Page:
What is Close Reading?
The latest strategy in reading comprehension is called “Close reading,” or annotating text. The idea is that students read a selection with a pen, making annotations (notes) to help them better understand the text. Because students are expected to write ON the text, making copies of the text has been the norm, using both time and resources that we don’t have. That’s where digital close reading comes in.
Digital Annotation Using DocHub
There are many ways to do a close reading. However, they all contain the following step:
Read and annotate.
This is where the digital part becomes crucial. In order to annotate the text, the students must be able to manipulate it. Cue up DocHub. DocHub is an online PDF annotating program designed to allow the user to manipulate a PDF document. Through DocHub, users can highlight and draw on text, use pre-made stamps to draw attention to details, insert images and add text boxes to type notes and summarize. There is also a white-out tool to get rid of unnecessary text, pictures and/or visual noise. Click here to see an example of an annotated text using DocHub.
DocHub is a free site, but does require users to log in. This can be done easily for staff and students by using the Google log in feature.
One click of the button and the user is signed up!
The next step is to find an article that you would like to use with your students. Some great websites for informational articles are Readworks (free, need an account), Study Island (pay site), K-12 Reader (no sign in required), Common Core Sheets (no sign in required) and Raz-Kids (pay site). Once you locate an article, download it. Now you are ready to upload it to DocHub and begin annotating! For help on uploading to DocHub, see the help sheet found on our “How Do I?” page, under the heading “Other Tools.”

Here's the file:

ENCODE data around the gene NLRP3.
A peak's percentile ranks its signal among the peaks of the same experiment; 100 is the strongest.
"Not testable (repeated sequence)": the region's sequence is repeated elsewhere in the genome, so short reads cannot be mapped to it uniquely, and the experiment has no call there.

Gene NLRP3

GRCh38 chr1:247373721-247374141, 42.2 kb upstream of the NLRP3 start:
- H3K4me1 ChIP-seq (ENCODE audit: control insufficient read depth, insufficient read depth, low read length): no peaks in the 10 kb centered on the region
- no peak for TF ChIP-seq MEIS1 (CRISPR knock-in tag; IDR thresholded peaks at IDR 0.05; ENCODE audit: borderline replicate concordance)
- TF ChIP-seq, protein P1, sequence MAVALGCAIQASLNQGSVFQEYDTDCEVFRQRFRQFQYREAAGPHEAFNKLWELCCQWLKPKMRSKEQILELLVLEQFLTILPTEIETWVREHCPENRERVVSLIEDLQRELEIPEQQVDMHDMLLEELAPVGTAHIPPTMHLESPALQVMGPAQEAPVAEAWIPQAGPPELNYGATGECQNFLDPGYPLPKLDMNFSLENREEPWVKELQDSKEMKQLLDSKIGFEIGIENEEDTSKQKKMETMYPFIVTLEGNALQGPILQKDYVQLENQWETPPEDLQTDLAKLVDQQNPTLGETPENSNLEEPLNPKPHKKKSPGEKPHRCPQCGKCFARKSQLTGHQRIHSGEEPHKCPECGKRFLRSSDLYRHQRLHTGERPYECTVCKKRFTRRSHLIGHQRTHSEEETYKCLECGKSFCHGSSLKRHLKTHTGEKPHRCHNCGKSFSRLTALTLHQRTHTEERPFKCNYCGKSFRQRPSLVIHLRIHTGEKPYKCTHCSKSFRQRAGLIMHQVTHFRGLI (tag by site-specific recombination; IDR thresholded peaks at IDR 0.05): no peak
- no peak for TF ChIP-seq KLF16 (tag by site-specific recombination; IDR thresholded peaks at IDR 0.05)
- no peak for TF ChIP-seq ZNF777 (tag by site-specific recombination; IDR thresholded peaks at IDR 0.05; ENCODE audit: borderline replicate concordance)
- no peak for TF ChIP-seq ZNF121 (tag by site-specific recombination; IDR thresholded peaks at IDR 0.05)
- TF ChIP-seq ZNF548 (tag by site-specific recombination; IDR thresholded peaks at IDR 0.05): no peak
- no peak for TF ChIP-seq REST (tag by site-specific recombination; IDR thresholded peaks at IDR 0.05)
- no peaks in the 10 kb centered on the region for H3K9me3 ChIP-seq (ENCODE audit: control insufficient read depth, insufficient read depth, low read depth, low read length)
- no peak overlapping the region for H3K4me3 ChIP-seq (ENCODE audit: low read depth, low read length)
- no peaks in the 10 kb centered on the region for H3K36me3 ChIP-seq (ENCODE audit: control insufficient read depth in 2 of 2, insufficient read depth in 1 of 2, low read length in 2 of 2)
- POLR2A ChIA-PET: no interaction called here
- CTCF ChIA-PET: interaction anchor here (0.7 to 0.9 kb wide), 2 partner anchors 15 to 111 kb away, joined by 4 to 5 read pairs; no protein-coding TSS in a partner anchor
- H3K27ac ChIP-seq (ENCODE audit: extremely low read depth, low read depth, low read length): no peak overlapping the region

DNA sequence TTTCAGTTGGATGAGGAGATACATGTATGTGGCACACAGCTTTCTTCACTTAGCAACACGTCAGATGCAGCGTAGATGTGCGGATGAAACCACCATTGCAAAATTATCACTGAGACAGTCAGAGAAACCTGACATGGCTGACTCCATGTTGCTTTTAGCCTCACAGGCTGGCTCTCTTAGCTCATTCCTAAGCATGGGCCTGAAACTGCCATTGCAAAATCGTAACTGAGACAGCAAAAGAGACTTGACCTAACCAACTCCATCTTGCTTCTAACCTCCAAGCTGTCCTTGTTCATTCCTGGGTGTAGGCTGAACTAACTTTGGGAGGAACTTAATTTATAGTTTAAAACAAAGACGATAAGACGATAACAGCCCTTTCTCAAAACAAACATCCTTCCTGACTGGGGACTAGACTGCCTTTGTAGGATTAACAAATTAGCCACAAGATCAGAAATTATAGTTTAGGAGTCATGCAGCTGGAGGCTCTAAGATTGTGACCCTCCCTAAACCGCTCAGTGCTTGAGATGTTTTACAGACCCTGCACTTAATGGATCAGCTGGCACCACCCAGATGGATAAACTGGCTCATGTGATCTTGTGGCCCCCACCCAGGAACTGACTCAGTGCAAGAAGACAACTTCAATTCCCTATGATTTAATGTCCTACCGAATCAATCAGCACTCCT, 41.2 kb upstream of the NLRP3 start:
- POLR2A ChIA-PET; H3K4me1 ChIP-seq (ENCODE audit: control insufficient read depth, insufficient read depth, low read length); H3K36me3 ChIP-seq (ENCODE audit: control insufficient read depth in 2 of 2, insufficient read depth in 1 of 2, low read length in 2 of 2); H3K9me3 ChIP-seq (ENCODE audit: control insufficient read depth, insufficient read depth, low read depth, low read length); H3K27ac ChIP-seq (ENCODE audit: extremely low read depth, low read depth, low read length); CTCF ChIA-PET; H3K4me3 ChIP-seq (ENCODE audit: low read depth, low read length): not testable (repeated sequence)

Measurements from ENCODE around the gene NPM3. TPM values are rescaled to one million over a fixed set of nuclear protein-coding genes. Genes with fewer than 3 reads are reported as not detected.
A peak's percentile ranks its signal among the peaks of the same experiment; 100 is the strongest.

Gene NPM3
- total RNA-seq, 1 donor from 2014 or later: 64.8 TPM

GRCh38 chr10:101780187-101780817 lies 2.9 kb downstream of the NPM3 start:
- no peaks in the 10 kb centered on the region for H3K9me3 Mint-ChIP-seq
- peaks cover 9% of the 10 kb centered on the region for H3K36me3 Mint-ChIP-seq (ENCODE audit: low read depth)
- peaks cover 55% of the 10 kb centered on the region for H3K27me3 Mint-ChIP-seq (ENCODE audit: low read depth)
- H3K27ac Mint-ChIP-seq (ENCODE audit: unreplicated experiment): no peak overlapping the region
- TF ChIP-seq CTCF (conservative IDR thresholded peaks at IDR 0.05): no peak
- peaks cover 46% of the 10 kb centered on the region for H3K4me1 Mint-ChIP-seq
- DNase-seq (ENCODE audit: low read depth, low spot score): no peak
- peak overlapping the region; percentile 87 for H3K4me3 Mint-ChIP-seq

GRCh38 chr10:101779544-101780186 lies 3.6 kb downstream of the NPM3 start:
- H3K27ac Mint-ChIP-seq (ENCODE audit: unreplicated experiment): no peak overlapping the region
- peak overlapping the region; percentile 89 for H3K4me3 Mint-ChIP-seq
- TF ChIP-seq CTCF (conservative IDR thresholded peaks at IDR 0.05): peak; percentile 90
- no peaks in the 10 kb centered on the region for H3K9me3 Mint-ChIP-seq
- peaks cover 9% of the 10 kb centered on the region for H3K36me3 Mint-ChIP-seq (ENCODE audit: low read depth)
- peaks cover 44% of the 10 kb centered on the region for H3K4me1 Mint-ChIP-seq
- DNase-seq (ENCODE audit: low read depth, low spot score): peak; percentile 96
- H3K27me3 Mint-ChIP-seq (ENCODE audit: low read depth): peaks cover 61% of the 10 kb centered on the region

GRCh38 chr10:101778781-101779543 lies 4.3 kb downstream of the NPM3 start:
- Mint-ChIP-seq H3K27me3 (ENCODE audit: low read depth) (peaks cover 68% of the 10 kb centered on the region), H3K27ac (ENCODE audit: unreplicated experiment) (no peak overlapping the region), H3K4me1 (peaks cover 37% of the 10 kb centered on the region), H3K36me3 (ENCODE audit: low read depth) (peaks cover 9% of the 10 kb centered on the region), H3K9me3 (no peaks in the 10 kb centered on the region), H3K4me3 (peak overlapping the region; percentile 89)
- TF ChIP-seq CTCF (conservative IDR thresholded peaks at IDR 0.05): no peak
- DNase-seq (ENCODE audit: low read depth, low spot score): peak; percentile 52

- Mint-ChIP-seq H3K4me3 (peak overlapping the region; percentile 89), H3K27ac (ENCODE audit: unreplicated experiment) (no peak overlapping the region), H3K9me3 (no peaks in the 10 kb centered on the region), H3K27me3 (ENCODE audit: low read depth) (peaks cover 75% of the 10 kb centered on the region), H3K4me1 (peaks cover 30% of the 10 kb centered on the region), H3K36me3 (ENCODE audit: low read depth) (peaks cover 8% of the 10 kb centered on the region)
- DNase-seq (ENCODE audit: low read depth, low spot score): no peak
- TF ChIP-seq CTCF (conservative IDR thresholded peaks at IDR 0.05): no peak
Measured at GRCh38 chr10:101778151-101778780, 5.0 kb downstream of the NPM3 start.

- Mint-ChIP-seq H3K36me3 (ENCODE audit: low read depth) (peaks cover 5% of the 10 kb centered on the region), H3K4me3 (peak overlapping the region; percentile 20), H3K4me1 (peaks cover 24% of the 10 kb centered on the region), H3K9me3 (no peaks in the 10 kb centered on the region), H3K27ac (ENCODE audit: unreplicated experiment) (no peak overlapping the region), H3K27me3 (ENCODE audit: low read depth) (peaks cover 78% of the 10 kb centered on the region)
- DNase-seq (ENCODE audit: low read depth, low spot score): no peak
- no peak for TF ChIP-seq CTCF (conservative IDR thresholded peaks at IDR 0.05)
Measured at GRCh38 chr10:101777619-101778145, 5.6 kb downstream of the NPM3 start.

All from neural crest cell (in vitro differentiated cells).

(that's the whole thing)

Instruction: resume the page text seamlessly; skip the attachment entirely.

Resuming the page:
Now that you have your document uploaded into DocHub, you are ready to annotate. Students can highlight, draw, white-out, add text, add images and add stamps to the article. Once they are finished annotating, they can then get a link to their article and annotations to share with the teacher. They can do this a couple of different ways, including submitting it through iLearn or Google Classroom. You can find out how to do this on our help sheet.
Why annotate digitally?
This is all fine and dandy, but why do you want to do this? Here are a few valid reasons:
- It’s completely paperless
- Students are taught computer skills that can be transferred to M-Step testing
- Studies show that students become better digital readers after learning how to use a digital annotation feature.
- Students can easily share their annotations with the teacher while maintaining control over the original document